4. Time heals all wounds but sometimes wounds can leave scars
Alot of people gauge whether they’re “ok” after a death of a loved one if their “back to their old selves”.
Honestly though, I think anyone who says that he or she is exactly the same after experiencing death and grief is probably lying. For some people, the pain probably goes away in time, but I don’t think one can go through such a painful loss without being changed.
The very nature of death forces you to adjust and transition. And going back to your old self and your old routine becomes almost impossible.
In my case I think I became more compassionate when my dad passed away. I’m also more secure about the relationships that I keep and am very careful not to take any of the people in my life for granted.
At the same time, I’m a little bit more cynical and have become more intolerant of certain behaviors. I’ve also become a simpering, sentimental idiot and would cry every time somebody talks about death or losing a loved one (the other day I was crying while watching a story in Insider. Insider for crying out loud.)
I’m not very sure if you could say I became a better person after my dad’s death. But it was very evident to me that I’ve changed. And at the end of the day, it was much easier for me to embrace these changes rather than force myself to go back to how I used to be.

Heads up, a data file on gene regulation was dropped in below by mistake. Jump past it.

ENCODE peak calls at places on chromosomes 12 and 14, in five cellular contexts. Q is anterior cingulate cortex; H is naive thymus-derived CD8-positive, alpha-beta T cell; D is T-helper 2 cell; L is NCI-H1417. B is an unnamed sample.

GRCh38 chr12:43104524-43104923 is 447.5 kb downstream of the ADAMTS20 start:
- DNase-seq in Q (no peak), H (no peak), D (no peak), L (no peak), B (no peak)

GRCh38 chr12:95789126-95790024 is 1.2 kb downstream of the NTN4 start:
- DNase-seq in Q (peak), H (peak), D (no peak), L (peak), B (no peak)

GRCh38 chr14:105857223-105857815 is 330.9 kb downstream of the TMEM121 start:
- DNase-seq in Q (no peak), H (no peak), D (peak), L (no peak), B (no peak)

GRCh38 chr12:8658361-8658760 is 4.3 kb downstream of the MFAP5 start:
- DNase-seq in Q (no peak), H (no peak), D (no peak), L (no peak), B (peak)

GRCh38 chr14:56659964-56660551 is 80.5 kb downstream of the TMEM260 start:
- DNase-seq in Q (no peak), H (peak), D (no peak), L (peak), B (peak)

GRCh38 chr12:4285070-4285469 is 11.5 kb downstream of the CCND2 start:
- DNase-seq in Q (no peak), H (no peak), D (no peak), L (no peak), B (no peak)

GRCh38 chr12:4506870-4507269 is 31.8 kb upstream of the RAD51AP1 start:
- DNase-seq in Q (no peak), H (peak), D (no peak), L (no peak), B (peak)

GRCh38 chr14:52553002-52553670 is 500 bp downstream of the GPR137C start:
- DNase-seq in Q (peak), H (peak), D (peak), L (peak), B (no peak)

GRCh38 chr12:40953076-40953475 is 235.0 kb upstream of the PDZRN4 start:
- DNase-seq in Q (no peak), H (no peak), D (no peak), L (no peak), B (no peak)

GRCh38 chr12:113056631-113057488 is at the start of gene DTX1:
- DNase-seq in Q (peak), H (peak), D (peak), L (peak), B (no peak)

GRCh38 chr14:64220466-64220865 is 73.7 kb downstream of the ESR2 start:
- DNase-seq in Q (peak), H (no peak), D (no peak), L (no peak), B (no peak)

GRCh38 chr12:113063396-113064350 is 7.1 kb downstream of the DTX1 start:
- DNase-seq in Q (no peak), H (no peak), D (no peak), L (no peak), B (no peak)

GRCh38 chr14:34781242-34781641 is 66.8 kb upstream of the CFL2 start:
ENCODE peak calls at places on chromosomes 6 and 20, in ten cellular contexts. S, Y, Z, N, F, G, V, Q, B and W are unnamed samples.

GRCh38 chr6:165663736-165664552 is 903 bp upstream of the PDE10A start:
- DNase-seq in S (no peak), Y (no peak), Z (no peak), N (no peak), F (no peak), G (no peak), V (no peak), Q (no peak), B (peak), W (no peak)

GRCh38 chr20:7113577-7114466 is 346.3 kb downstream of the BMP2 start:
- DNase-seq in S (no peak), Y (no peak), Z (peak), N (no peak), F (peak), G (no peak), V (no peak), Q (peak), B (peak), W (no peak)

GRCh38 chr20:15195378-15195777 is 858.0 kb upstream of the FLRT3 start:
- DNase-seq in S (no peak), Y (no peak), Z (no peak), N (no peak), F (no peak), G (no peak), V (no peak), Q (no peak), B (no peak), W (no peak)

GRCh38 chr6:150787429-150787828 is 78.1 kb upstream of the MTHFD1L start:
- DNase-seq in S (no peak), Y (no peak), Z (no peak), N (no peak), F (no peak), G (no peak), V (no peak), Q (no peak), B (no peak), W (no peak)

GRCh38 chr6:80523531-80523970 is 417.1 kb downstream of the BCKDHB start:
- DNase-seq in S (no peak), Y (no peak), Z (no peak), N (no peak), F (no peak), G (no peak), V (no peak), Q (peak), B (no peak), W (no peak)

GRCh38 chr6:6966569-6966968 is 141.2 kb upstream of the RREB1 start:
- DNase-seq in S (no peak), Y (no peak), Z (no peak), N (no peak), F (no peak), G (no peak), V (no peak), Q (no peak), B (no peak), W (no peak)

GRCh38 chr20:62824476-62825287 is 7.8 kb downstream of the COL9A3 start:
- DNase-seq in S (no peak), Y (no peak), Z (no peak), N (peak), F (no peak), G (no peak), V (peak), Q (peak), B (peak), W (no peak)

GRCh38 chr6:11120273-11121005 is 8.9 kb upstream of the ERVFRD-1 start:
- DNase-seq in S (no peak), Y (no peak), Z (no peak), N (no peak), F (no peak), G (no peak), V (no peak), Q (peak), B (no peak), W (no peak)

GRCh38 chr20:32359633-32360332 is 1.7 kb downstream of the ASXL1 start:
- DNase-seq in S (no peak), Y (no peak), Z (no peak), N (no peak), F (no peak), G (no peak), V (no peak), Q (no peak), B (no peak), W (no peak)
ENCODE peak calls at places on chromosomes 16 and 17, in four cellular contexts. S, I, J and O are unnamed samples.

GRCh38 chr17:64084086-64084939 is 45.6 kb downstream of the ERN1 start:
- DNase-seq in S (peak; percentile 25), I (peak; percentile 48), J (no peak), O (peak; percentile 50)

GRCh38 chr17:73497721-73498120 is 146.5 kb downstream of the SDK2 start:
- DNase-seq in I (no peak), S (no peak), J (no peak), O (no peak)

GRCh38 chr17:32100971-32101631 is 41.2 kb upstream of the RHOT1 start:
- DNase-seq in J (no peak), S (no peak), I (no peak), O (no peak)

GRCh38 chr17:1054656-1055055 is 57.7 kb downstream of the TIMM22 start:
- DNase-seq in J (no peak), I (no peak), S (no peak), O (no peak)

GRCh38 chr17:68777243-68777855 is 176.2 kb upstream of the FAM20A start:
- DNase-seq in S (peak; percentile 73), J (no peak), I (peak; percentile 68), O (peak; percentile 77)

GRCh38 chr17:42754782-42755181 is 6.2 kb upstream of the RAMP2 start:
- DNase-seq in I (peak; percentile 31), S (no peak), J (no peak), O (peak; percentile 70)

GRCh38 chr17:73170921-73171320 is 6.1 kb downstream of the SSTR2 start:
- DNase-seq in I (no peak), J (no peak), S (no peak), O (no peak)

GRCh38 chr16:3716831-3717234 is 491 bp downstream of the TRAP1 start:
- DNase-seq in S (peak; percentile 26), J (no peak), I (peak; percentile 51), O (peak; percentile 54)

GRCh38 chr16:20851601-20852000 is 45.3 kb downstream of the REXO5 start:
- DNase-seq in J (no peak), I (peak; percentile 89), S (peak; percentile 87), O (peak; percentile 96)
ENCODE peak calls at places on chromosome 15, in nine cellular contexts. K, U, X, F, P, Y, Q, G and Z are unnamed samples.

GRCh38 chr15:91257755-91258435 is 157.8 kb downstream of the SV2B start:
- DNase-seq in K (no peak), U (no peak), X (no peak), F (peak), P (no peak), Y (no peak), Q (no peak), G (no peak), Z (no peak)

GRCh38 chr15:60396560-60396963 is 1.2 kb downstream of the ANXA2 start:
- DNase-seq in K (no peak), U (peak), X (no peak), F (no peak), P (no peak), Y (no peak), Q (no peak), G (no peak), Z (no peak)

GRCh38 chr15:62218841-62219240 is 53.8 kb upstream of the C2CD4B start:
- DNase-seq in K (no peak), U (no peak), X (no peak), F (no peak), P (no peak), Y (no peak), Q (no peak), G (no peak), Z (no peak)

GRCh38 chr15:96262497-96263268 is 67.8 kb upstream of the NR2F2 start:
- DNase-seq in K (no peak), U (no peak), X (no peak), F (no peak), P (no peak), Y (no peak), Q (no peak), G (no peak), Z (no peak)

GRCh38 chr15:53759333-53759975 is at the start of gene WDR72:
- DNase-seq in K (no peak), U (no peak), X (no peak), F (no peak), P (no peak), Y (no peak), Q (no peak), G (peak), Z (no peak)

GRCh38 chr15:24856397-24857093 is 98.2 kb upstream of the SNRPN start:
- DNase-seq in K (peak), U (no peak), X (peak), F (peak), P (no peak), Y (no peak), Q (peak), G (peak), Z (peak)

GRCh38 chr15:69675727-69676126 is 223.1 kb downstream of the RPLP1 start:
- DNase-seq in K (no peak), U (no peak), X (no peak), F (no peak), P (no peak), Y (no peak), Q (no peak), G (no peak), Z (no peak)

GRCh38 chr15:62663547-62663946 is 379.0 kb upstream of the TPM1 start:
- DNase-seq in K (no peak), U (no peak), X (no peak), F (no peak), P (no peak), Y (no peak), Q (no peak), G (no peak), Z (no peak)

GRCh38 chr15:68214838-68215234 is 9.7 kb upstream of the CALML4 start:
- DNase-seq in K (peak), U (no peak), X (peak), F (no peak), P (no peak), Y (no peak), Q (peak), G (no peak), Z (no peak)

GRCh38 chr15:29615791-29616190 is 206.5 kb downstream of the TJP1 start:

5. You need to be kind to yourself
This is probably the one I advise that I would insist on. After my dad’s death. I was a big ball of guilt. I felt I wasn’t there for him enough during the last moments of his life. I felt I was being a bad daughter to my mom because I chose not to stay in the house very often. I didn’t want to do happy things such as go to the beach because I felt I was disrespecting my dad’s memory. It got to the point that the guilt got debilitating.
It wasn’t so much as as I wasn’t prepared to move on. I just wasn’t allowing myself to because I felt like i needed to show remorse and sadness in order to prove to my dad that I loved him.
Eventually, it got to the point that I had to let it all go.
I had to remind myself that although I made a lot of mistakes, I dealt with his illness the best way I knew how at that particular moment. Moreover, I’m dealing with his passing and taking care of my mom in my fullest capacity as well. Enjoying the rest of my life did not mean I loved my dad any less.
It may be different for other people. Guilt may not be everybody’s primary emotion. But whatever it is that you’re going through, you must learn to be very patient and kind to yourself.
Like I said earlier, grief is such a personal experience. And the best person who would know how to comfort you is you. In as much as you still have to look out for a sibling, a mom, a dad who was also left behind, you also need to learn how to listen to yourself and your needs. Take the time to get to know yourself and regroup.. healing only begins when you learn how to be there for yourself.